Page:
Hole in Hulu
Disney finally saw the light and made nice with Hulu, meaning that I can now finally watch Lost (and all other ABC programming) in the same place I can peep free content from Fox, NBC, Comedy Central, FX and other content providers. That makes CBS the only Big Four network still refusing to sip the Hul-Aid. I'm not a huge CBS fan -- The Unit and Without A Trace are tolerable, I suppose -- but what I do love is the network's online offering of vintage programming such as MacGyver and the original 90210. Unfortunately, I have to click over to the CBS site or to YouTube if I want to get my 80s and early 90s on, which is just plain inconvenient. C'mon, CBS, don't be such a party pooper. Make life easier for the masses foaming at the mouth to abandon your traditional television distribution paradigm. We'll love you for it.
The iTunes App Store approval process continues to be a complete debacle, and this week managed to ruffle the feathers of someone slightly more famous than the average developer: Nine Inch Nails leader Trent Reznor. When Apple rejected an update to his official Nine Inch Nails iPhone app (who knew there was such a thing?), the reason given was "objectionable content" -- more specifically, access to a podcast containing songs from the one-man band's 1994 album The Downward Spiral. Sure, the album contains a hefty helping of profanity, but as some folks have pointed out, the album is available on iTunes. If that's not proof enough of how absurd, arbitrary and nonsensical the App Store approval process is, consider the fact that one of the apps Apple did give the thumbs-up to this week is a striptease game called "Peekababe." Whose definition of the word "objectionable" are we working with here? As you can imagine, Reznor wasn't exactly thrilled with Cupertino, and so he unleashed an expletive-laden tirade on the NIN forums in which he compared Apple to Walmart. Ouch. Well, it looks like if you're loud, angry and famous enough, Apple will listen, because as I'm writing this, news is that the app has been approved. Yay, Internet!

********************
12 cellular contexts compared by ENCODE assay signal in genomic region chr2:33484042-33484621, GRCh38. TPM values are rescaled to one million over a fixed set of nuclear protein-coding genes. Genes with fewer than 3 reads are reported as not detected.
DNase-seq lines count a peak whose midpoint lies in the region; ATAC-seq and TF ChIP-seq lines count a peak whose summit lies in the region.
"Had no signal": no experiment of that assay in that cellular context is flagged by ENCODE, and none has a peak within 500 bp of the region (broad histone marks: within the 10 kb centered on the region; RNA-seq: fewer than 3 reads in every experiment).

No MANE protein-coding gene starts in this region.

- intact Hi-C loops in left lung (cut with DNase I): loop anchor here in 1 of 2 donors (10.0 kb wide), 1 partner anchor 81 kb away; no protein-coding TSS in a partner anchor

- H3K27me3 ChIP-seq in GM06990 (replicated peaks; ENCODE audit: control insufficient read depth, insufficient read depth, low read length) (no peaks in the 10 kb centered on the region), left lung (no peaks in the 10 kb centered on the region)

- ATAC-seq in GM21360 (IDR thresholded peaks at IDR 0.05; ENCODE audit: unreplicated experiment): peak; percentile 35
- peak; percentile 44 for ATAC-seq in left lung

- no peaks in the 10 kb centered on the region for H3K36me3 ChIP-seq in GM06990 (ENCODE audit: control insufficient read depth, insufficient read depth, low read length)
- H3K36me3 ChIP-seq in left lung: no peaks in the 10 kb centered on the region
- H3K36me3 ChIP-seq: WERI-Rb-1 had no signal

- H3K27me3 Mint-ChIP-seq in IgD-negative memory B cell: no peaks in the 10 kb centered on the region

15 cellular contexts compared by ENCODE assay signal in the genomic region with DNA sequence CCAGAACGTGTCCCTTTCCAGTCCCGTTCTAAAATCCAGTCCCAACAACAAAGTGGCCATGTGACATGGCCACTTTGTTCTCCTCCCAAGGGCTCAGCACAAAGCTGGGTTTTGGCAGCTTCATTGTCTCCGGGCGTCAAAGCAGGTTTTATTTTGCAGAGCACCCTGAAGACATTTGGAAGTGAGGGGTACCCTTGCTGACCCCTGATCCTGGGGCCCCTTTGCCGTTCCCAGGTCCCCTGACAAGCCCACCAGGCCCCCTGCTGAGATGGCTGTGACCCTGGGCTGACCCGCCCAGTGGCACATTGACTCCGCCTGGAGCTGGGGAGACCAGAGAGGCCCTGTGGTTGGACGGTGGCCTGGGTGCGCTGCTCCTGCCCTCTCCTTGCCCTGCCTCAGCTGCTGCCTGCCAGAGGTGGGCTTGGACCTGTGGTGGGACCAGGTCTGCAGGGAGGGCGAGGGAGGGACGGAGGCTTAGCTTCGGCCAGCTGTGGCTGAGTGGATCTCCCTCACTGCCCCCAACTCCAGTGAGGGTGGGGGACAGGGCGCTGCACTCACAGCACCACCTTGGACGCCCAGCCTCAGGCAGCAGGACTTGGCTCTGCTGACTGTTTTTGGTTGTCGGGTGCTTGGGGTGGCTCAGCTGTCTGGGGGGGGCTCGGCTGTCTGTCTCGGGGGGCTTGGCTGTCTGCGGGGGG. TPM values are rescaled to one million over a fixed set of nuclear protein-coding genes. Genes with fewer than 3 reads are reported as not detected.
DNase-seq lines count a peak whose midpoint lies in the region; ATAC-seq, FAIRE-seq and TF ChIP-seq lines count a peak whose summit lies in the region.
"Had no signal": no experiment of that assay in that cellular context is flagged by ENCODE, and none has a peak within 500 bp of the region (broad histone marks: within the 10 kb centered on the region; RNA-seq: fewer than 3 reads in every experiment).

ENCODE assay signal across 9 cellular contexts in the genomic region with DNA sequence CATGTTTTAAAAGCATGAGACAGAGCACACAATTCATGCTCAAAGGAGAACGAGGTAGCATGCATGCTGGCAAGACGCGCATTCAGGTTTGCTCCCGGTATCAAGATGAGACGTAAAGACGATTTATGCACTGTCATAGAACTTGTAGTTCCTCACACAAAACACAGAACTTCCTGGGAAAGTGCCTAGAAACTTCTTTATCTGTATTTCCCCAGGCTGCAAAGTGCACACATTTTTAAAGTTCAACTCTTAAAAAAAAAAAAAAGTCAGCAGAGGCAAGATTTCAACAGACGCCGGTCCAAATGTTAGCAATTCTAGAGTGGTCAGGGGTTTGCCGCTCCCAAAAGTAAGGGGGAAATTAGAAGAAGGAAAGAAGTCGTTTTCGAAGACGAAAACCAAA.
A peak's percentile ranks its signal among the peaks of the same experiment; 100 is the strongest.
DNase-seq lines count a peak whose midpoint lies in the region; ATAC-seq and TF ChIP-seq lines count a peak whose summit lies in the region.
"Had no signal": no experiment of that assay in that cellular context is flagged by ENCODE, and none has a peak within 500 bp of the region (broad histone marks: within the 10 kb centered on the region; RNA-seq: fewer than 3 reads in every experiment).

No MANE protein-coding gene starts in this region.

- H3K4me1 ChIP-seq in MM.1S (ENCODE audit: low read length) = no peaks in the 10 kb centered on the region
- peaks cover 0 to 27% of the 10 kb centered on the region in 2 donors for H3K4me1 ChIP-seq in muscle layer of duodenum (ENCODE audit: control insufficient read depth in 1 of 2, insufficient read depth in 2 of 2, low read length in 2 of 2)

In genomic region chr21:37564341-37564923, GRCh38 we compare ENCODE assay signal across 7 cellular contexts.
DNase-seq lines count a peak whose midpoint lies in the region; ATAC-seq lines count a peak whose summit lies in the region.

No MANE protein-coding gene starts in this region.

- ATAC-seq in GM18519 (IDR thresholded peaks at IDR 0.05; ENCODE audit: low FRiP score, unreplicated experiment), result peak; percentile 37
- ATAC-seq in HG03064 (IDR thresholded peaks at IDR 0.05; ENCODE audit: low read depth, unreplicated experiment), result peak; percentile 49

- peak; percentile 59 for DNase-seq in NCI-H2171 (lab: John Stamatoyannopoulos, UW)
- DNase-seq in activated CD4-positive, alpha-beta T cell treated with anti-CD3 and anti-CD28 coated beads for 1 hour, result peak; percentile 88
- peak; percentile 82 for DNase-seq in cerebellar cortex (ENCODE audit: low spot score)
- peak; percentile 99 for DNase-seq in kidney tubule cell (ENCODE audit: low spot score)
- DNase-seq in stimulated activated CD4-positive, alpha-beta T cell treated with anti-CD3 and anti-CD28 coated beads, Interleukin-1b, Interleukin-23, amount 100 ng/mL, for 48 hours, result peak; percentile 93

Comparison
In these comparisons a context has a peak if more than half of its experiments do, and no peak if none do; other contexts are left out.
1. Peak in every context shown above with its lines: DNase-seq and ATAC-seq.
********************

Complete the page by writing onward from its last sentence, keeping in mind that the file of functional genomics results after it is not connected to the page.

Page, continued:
Five amazing, clean technologies that will set us free, in this month's energy-focused issue. Also: how to build a better bomb detector, the robotic toys that are raising your children, a human catapult, the world's smallest arcade, and much more.